So what’s the message?  Don’t be ambitious? Keep your nose down and mind your business?  It seems likely, until we meet Kelso, I think but then he isn’t the everyday man. Frontiersmen/noir detectives never are. For the regular guy, much like my argument about Red Dead Redemption in a recent article I published,  the lesson is to be stay apathetic and just do as you are told…but we’ll see.

The cases are progressively involving more violence against women and “The Fallen Idol” is no different. The opening scenes are dramatic – a car goes over a cliff and the female driver and passenger are only saved by a giant billboard (see? Advertising saves lives!). It turns out the driver is a B-Movie actress and her passenger is a corn-fed mid-west 15 year old girl, named Jessica,  looking for fame in Hollywood. June trades her little friend to porn producers for a film role. The girl is drugged and then filmed being molested through a “social camera room.”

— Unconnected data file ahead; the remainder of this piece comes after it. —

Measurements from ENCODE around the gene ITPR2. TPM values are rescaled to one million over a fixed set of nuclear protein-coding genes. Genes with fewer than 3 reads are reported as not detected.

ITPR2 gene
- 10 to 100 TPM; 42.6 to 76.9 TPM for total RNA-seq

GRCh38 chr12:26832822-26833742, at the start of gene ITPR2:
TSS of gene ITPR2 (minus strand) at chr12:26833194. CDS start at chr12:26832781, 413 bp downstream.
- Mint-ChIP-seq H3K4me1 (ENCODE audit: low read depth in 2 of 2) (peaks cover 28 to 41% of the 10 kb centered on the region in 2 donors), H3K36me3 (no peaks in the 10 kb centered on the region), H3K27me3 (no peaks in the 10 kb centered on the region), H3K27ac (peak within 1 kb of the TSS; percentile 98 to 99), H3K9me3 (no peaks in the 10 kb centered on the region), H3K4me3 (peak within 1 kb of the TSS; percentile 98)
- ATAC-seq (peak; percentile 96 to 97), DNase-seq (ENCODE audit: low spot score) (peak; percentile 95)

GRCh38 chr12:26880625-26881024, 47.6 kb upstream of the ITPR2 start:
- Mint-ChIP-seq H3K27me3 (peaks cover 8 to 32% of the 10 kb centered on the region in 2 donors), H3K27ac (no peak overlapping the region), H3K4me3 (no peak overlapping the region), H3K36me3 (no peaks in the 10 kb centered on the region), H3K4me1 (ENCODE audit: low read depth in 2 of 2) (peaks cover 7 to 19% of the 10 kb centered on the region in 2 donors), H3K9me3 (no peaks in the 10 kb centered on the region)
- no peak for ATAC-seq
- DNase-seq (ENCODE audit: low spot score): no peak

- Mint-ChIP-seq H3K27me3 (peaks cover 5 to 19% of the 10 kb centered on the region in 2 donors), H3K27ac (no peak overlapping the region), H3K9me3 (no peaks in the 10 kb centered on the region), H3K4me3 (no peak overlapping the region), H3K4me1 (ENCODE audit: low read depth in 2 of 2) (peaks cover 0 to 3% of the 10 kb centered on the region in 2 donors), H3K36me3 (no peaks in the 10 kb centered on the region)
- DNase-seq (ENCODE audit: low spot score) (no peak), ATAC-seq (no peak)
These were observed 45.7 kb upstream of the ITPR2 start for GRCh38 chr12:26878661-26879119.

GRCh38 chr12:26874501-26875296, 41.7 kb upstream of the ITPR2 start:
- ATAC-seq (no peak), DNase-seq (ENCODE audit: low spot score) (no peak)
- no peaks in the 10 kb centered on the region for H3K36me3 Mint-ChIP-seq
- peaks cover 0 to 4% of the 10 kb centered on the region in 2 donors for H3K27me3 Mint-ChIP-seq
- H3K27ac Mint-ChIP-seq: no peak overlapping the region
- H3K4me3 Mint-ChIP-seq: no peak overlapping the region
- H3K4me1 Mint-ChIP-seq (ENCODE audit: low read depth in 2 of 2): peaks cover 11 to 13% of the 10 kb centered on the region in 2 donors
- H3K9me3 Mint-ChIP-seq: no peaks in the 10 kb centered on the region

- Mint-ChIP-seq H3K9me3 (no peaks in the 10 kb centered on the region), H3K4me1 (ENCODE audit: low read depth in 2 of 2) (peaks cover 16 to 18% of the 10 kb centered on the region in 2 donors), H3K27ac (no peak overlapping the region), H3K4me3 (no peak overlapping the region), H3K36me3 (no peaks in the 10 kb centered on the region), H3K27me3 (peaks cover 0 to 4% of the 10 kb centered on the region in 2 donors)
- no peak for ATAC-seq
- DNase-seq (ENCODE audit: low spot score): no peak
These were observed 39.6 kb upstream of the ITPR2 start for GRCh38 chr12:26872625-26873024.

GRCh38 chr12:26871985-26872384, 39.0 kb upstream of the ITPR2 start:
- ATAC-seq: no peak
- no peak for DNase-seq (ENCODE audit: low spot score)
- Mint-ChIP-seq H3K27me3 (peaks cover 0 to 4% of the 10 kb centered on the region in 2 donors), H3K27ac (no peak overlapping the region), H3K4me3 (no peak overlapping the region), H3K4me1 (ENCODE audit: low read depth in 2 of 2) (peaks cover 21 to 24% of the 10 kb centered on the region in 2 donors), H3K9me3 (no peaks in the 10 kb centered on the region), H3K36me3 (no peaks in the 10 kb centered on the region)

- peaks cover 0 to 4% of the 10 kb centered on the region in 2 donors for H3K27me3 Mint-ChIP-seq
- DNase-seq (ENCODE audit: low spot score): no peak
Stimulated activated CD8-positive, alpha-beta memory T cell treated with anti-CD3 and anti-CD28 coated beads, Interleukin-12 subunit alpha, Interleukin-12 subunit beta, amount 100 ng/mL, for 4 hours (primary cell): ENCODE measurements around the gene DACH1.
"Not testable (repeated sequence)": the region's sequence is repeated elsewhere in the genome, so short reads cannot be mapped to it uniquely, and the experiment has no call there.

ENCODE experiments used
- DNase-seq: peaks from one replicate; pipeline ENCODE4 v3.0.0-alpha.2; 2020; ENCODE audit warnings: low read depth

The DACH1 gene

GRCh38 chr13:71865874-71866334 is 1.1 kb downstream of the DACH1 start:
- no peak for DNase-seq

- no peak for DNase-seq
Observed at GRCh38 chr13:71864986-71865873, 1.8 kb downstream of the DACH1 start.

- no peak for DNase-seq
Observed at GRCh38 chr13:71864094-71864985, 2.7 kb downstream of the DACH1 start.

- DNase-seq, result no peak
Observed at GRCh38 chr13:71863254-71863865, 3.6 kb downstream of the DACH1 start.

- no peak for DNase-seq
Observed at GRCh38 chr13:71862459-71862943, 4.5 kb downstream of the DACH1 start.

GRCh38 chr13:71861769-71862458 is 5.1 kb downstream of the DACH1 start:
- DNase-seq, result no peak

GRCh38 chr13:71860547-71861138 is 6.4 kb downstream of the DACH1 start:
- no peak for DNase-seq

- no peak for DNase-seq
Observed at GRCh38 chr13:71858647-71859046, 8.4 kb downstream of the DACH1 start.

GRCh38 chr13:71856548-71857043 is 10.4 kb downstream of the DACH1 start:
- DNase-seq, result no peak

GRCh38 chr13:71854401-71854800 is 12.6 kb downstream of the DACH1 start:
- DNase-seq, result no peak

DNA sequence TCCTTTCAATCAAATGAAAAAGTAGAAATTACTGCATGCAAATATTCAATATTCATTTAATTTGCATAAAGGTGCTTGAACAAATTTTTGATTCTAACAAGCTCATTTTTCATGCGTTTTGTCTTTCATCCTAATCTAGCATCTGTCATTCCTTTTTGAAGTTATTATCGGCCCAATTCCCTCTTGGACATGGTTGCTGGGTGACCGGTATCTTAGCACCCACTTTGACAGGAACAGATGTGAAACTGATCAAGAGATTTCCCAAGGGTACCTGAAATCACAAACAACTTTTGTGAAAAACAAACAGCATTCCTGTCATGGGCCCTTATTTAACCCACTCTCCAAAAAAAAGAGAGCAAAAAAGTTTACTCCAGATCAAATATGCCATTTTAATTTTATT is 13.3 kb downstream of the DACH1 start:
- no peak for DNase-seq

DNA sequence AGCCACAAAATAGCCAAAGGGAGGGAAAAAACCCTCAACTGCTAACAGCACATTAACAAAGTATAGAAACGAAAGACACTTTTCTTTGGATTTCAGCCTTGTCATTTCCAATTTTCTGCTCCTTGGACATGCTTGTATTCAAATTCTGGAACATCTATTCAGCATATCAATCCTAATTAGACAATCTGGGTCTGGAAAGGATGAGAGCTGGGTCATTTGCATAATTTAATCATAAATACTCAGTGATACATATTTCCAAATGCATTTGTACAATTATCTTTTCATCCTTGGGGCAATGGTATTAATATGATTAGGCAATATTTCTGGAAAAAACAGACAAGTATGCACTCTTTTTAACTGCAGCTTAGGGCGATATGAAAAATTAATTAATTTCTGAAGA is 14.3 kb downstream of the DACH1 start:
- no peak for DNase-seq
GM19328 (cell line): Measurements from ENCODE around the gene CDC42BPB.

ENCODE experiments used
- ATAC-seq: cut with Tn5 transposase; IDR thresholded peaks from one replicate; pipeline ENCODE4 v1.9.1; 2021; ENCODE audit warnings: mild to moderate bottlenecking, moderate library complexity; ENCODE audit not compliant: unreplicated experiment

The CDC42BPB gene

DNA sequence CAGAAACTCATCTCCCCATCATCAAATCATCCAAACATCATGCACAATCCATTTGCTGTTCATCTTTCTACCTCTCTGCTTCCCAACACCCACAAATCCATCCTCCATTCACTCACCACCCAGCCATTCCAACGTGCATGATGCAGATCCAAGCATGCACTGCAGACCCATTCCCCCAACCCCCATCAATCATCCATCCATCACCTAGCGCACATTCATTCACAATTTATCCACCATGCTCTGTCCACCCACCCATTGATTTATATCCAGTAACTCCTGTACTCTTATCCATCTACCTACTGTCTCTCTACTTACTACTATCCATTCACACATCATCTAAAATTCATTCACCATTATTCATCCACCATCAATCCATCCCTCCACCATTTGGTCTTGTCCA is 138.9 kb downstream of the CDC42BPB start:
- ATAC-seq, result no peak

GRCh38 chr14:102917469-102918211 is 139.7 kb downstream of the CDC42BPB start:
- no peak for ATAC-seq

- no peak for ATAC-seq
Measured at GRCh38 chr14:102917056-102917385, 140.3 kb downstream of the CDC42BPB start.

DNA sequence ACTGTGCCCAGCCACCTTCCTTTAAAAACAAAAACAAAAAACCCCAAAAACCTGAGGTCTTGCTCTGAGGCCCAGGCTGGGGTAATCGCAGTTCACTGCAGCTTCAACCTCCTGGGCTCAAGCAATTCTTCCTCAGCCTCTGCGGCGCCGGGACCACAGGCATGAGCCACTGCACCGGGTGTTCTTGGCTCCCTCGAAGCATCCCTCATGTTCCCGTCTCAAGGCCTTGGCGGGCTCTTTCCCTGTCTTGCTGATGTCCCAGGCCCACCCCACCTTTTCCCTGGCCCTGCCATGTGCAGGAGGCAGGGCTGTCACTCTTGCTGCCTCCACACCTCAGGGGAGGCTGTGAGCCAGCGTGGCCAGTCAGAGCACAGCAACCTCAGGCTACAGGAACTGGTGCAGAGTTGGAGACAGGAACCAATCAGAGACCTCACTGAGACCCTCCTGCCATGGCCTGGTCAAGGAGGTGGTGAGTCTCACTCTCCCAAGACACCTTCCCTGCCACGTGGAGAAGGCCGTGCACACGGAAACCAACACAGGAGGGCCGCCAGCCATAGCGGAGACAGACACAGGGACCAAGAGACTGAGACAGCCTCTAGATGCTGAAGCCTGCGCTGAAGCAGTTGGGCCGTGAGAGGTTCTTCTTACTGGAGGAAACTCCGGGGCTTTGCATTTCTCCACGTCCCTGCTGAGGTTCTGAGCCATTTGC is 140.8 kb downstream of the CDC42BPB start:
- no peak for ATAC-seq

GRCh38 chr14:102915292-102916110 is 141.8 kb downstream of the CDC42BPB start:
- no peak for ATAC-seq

The femme fatale

I won’t go into detail about the case; it’s fairly sordid, but we do encounter loads of characters that will pop-up later, such as Roy Earle and “Alienest” Fontaine. The most interesting character, to my mind, is Elsa Lichtman, the singer at the Blue Room Jazz Club.  She is the femme fatale. If you read any Slavoj Zizek, then you know the femme fatale upsets the normative symbolic order so let’s see what she shakes up (I imagine it’s Cole and his dreams of heroism and social mobility!!).